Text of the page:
Software Manager or Project Manager?
We are structured as a matrix organization right now with me, the "software manager" and basically a software project manager.
Our boss is questioning the need of both. He doesn't understand the need of a software manager. I tried to clarify the need of improving the software development process (CMM), working the detail of the development and test tools, etc.
Does anyone have this organization structure and can diferentiate between the two and the roles? How can I make him understand the need for the Software Manager?
Tuesday, December 4, 2001
Where I work, we have the full constellation of product managers, project managers, engineering managers, business unit managers, marketing managers and team leads. I have been unable to fully grasp the relationships between all these, and I doubt if anyone else in the company has either. I think William of Occam said it best: managers are not to be multiplied beyond necessity. (Alright, he didn't say exactly that, but he would have if he were an engineer).
Typical "managery" roles include gathering requirements, formulating an overall design, procuring resources and equipment, establishing best practices, and directing who should work on what. These are not entirely disjoint skill sets -- most any senior Member of the Technical Staff with good people skills should be able in theory to perform any of these duties when needed. The major limiting factor is the size of project: some small projects can be handled by just one manager, and it doesn't make sense to have separate project, software, and marketing managers or what have you. But for large product development, it's too much for just one person; typically what happens is that the Chief Architect delegates each major feature (or responsibility, as in QA or Requirements) to managers below him or her, and serves as a facilitating/supervisory role over each segment.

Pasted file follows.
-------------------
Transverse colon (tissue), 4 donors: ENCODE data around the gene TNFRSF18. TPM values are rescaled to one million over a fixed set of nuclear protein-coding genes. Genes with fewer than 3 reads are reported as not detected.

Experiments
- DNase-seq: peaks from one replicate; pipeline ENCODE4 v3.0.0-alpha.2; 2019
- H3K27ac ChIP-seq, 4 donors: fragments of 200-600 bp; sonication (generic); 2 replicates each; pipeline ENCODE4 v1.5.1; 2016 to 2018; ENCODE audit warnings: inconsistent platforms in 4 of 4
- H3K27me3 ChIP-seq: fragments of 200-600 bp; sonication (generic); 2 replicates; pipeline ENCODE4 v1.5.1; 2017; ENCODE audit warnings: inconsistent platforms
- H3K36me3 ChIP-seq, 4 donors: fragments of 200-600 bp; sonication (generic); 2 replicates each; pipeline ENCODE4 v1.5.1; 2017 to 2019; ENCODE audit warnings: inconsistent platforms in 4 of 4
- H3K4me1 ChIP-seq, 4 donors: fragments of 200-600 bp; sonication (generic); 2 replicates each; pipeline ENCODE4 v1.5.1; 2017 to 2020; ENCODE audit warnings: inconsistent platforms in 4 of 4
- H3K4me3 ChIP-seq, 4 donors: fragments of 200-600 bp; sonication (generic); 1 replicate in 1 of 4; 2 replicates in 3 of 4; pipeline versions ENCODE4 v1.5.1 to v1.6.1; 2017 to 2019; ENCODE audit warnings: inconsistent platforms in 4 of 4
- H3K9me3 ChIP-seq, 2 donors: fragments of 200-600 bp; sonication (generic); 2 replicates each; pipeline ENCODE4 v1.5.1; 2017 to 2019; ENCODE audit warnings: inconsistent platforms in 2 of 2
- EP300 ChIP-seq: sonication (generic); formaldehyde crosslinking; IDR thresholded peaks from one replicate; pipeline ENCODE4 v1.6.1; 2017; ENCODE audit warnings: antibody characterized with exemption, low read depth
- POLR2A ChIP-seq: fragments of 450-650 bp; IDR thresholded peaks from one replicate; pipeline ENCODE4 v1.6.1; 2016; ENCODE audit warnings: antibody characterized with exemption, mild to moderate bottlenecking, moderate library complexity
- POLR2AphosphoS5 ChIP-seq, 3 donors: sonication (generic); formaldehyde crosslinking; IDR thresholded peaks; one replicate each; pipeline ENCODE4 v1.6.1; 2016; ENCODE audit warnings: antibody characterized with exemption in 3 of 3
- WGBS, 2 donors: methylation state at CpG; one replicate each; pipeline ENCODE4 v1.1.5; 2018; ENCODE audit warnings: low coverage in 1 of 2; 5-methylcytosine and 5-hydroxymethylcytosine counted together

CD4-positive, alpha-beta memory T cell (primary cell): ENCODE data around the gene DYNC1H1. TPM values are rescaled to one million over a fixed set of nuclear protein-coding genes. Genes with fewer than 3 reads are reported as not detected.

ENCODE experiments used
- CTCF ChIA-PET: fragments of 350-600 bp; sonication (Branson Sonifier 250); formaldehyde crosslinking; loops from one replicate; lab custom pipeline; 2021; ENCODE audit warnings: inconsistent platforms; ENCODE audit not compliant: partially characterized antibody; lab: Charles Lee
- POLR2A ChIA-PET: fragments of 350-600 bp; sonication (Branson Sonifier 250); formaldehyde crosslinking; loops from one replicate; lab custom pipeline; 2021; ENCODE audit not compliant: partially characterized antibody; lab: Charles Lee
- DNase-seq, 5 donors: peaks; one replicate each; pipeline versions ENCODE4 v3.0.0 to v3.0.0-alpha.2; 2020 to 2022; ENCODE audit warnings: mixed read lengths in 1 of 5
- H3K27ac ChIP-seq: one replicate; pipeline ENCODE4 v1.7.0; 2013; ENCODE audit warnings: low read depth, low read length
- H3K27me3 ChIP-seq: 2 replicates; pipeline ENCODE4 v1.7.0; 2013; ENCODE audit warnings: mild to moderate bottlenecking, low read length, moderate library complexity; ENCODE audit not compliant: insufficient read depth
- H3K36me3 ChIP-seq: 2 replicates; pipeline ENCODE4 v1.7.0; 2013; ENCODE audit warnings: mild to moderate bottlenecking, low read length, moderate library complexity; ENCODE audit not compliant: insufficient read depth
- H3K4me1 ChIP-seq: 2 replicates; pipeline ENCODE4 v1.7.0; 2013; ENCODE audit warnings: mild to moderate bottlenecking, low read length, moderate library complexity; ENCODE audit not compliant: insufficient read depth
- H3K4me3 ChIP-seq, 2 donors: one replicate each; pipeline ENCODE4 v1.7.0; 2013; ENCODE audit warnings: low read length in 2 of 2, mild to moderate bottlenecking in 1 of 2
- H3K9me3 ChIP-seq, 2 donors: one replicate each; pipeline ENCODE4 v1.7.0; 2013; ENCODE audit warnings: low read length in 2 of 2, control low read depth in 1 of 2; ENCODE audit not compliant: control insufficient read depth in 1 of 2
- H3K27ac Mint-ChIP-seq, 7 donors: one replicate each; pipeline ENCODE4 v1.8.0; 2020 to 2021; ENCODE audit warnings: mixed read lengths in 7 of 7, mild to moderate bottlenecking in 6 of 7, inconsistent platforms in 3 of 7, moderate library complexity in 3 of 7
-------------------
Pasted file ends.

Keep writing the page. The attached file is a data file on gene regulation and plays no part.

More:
I don't have much emperical evidence to go on, but I don't think matrix organization makes sense for management. I think it makes some sense to matrix developers and testers between teams (reduces idle time and promotes cross-pollination), but it's like building a house ... you contract out with one architect, who then goes around grabbing carpenters or plumbers or electricians from various pools. The main liability for matrixing managers is that there is no one who is ultimately responsible coordinating work on the product. I see the same problem frequently where I work, and it results in communication networks that have O(N^2) interconnects, which is annoying -- you never know who to talk to to get something done.
Anyways, more practical advice for you: if you do think that the project is too large to manage alone, what you may try doing is "requisitioning" a second manager (if possible) who works under your direction, and
offloading certain duties to him or her. Failing that, perhaps you can "promote" your best developer to the position, even if unofficially.
Hope this helps,
Wednesday, December 5, 2001
I have seen organizations that distinguish between technical leadership ("software manager") and schedule management ("project manager").
The former worries about architecture, design, requirements, quality etc.; the latter worries about tasks, time lines, and can always answer the question "where are we on this?"
But it is essential that only one person have the ultimate responsibility for delivering the product.
Tuesday, December 11, 2001
Fog Creek Home